Gzip Compressions

What is Gzip Compressions?

GZIP is a file format that is used for compressing and decompressing a file. It was first released to the public in 1992. It was developed by the GNU Project, and Jean-loup Gailly and Mark Adler were the authors of the free GZIP software application. 

GZIP is usually used to compress single files. Essentially, it takes chunks of content and reduces its size. By making the files smaller in size, GZIP allows them to be transferred much faster over a network when compared to a non-compressed file. The original data is restored by unzipping the compressed files.

Why is Compression Important?

Improves page speed

HTML or CSS files that have been compressed using GZIP can save anywhere between fifty to seventy percent of the file size. As a result of this, web pages take lesser time to load, rendering the page much faster for the user’s view.

GZIP compression helps save bandwidth and all modern browsers accept GZIP compressed files.

Let's imagine the web browser and the server to be two people talking to each other.

Browser: Server, can I get index.html? 

Server: Hello Browser. I found index.html which is 100 kb. Let me zip it for you and send it Browser: Thanks! The zipped file is just 10 kb. I’ll unzip it and display it to the user.

While this is in a conversational tone for better understanding, what really happens is that the browser sends a header to let the server know that it accepts zip files.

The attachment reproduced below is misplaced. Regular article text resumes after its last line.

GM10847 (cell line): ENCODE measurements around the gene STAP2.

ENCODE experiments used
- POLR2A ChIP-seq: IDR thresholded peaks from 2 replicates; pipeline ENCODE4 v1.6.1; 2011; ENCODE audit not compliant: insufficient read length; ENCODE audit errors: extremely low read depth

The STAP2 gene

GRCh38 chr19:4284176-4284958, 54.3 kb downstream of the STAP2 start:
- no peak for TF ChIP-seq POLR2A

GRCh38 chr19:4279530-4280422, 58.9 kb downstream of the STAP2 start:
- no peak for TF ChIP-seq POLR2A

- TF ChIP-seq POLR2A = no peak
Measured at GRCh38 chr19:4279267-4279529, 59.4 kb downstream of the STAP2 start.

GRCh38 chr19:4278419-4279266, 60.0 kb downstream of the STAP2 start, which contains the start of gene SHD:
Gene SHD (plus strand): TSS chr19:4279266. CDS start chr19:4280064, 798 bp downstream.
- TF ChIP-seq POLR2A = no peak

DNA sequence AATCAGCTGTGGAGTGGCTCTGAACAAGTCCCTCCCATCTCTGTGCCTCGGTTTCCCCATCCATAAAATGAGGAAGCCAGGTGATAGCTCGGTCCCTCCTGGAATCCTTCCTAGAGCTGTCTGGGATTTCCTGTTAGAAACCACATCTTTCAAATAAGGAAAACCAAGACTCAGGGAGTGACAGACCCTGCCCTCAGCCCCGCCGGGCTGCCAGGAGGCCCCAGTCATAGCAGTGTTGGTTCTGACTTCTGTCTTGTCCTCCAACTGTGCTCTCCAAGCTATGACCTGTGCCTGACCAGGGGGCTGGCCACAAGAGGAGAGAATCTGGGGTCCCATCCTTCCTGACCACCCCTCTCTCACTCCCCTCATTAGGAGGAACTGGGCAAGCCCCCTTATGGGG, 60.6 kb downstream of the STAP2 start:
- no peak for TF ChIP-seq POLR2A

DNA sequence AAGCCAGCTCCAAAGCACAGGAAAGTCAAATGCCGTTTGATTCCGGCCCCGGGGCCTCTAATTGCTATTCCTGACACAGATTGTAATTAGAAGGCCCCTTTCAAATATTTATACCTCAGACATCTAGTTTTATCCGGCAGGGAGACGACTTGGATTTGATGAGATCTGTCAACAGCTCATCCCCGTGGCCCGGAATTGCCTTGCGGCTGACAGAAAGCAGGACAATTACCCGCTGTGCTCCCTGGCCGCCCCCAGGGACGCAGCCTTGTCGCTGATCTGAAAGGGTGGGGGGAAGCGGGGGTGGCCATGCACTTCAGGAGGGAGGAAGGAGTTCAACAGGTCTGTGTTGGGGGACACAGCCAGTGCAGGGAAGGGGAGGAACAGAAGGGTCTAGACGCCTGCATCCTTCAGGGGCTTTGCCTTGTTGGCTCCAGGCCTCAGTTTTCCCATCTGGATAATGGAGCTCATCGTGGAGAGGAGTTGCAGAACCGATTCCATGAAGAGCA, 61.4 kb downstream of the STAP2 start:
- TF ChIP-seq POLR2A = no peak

The header content will look something like this - Accept-Encoding: GZIP, deflate (GZIP and deflate are compression methods) If the file has been compressed by the server, it will send a response like this - Content-Encoding: GZIP

How to Enable Gzip Compression?

GZIP compression is enabled through web server configuration including compression via Apache, Litespeed, Nginx and .htaccess web servers. It can compress all types of files. However, some file formats are compressed more effectively than others. 

For instance, text files including HTML files are compressed well using GZIP compression. On the other hand, images are not compressed by GZIP as well, since they already have built-in compression.

Things To Keep In Mind?

  1. Older versions of browsers may have trouble accepting compressed files. For such browsers, you may want to avoid compression.
  2.  GZIP performs best on text-based files including HTML, CSS, and Javascript.
  3. Most images and videos, by virtue of their large sizes, are already compressed, so you need not spend time compressing them again.
  4. While most servers automatically compress files when serving the user, some require manual effort to ensure that GZIP compression is being done. It is recommended that you audit your site to ensure that your files are being compressed to deliver optimum results to the users.
  5. GZIP compression happens across HTTP and is the end-user is completely unaware of the behind-the-scenes-works.

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